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Deep brain stimulation quiets tremors, eases movement in Parkinson's Disease

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Monday, January 9, 2023
Deep brain stimulation eases tremors, movement in Parkinson's Disease
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Parkinson's disease progressively hampers one's movements. But deep brain stimulation (i.e. electric pulses), can often get patients moving again.

PHILADELPHIA (WPVI) -- Parkinson's disease disrupts the chemistry of the brain, progressively hampering a person's movements.

Deep brain stimulation, which uses electric pulses, can often get patients moving again.

"I was always the one that was drawing in the corners of my notebooks," recalls Kevin Convery of Northeast Philadelphia.

Kevin has been sketching or painting for as long as he can remember.

The Abington Township teacher has painted dozens of works over the years, often for book covers and illustrations.

Many are complex works based in mythology, requiring research and exacting work.

"One painting might take 3, 4 months," he says proudly.

However, for the past four years, Parkinson's disease made art and almost every task tough.

"Putting in my contact lens became difficult. Typing on a computer, I would hit keys 2 and 3 times," he says, adding, "shaving and brushing my teeth sometimes became a little more difficult."

Convery says his students, particularly those in junior high, noticed his movements.

"Kids would ask me 'Oh, are you nervous? Are you afraid of us? What's, what's, you know, what's going on with you?' "

Neurologist Dr. Molly Cincotta of Temple Health says that as Parkinson's slowly kills off cells in the brain stem, it cuts dopamine, an important regulator for movement.

"Not so much the strength of movement, but the speed of movement and the size of movement," says Dr. Cincotta.

That's why Parkinson's patients may have slow or unstable walking, mask-like facial expressions, tremors at rest, and blink less often.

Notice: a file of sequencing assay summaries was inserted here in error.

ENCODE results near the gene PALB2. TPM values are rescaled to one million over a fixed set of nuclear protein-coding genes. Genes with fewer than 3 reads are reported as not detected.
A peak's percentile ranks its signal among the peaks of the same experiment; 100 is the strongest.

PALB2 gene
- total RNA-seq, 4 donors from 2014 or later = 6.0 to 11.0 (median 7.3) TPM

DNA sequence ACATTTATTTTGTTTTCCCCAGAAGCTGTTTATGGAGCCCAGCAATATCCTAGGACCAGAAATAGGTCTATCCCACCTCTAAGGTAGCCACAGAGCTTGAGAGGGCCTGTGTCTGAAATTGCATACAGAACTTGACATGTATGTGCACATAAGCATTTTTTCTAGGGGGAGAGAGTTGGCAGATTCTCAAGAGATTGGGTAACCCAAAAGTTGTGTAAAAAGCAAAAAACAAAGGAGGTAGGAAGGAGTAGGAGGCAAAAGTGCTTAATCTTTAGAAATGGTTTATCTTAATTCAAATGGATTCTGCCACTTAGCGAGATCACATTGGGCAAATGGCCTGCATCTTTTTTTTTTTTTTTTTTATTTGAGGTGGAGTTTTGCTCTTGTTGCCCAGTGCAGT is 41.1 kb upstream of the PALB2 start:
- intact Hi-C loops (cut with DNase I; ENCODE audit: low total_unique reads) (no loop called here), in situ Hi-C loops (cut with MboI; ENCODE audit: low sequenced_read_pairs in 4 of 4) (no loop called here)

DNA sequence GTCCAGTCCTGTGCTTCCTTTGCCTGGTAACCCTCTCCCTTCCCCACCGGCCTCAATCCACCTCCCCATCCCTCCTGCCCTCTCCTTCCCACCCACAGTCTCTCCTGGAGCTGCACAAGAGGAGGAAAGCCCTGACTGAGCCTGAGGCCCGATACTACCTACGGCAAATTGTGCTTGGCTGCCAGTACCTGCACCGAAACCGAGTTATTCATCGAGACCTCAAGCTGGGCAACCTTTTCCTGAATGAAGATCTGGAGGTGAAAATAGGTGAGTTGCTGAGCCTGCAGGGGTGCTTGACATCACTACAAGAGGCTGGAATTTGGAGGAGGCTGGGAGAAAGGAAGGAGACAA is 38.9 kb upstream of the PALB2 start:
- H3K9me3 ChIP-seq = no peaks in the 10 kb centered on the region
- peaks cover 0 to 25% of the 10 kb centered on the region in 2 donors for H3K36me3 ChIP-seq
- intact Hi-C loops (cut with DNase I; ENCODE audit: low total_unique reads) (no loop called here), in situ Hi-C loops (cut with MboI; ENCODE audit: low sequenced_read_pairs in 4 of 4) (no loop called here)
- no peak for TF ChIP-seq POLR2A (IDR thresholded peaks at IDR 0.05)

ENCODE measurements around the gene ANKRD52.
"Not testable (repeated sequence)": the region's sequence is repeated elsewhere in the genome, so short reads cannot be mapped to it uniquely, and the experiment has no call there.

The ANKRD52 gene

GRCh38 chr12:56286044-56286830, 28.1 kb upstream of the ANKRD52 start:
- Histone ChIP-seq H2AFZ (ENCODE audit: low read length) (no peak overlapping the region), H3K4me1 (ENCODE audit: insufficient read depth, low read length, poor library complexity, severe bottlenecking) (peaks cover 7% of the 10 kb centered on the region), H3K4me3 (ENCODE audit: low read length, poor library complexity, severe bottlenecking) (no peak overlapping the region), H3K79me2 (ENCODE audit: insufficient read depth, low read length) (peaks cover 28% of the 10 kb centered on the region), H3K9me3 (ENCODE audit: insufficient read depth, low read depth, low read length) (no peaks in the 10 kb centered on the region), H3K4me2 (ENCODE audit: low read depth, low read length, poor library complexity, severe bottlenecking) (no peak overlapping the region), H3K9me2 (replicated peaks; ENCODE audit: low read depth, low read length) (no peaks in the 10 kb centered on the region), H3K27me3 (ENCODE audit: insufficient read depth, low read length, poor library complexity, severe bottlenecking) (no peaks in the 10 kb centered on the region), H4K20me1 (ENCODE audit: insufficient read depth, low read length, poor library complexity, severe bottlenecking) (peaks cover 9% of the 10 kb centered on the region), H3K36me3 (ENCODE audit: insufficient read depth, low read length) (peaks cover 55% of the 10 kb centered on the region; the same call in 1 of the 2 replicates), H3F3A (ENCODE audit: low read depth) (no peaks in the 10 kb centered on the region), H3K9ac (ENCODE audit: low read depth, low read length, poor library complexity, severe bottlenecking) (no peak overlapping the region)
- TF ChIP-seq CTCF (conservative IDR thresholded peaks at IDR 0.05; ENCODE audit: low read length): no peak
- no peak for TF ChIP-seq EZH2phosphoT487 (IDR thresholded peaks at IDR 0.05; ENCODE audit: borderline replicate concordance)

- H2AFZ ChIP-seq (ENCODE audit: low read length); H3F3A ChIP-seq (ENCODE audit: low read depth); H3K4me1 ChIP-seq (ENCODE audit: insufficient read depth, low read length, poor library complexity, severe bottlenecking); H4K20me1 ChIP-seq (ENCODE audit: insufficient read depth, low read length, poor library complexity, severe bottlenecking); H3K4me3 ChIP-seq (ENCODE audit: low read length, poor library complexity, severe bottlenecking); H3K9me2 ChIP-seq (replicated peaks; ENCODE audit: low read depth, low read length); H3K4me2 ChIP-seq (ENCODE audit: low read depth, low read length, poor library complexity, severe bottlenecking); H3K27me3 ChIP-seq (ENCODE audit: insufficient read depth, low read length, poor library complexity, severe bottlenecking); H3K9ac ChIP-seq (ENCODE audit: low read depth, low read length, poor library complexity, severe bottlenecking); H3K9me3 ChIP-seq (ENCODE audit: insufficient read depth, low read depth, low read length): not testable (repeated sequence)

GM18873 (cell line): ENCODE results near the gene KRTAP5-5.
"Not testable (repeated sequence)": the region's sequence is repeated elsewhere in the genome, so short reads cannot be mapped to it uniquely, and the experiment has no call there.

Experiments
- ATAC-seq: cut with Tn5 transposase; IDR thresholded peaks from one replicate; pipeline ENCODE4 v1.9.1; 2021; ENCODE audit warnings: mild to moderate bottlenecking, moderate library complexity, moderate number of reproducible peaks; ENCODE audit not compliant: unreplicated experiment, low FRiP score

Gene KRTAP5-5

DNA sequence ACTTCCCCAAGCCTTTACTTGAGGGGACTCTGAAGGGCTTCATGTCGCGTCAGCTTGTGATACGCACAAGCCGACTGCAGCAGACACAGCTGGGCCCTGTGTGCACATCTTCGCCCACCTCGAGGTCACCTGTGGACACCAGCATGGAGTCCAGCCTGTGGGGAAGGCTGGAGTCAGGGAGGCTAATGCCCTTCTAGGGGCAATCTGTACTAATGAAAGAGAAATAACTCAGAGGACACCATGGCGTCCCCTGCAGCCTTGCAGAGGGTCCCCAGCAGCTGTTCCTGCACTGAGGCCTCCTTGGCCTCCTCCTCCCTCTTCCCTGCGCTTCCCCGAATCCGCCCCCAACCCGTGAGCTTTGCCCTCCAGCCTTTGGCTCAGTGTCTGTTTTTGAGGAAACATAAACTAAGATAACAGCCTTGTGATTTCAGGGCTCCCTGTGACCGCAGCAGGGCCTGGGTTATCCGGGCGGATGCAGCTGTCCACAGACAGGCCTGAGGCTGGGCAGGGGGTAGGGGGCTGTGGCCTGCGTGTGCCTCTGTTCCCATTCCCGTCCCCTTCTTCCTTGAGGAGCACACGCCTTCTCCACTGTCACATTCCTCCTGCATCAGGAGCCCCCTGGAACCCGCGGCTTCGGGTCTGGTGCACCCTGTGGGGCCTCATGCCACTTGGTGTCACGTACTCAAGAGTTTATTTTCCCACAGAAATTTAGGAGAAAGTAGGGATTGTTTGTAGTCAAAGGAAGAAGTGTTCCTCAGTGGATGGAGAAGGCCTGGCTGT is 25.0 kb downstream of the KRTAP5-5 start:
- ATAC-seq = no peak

As the disease progresses and the dopamine continues to drop ...

"Medication lasts for shorter and shorter periods of time, or you need higher and higher doses," she says.

But higher doses can trigger dyskinesia - wiggly movements. For these people, deep brain stimulation can be an option.

Electrodes implanted in the brain deliver a mild electrical current to the malfunctioning spots.

"The deep brain stimulator acts a little bit like a continuous amount of medication," she says.

"Stimulation can be extremely effective for tremor," Dr. Cincotta says.

She says DBS is best for the middle stages of Parkinson's, not the end of the line, when a patient can't tolerate major surgery.

The surgery itself is done under general anesthesia, and generally lasts 5-6 hours. Patients usually spend one night in the hospital.

Convery says he was "a zombie" for the first week: tired, and not feeling mentally sharp.

However, the success of DBS for a longtime friend gave him hope it would work for him.

The stimulator was activated a month after his surgery last summer.

"Suddenly, your hand doesn't shake. And you feel steady, a lot more energy," he says with a smile.

Everyday tasks are much easier now, and so is Kevin's art.

He's delighted with the result.

"I feel like I went back 10 years," Convery says.

Convery still takes medication, but a smaller dose than before.

He just completed a book cover, his first major work since the brain implant.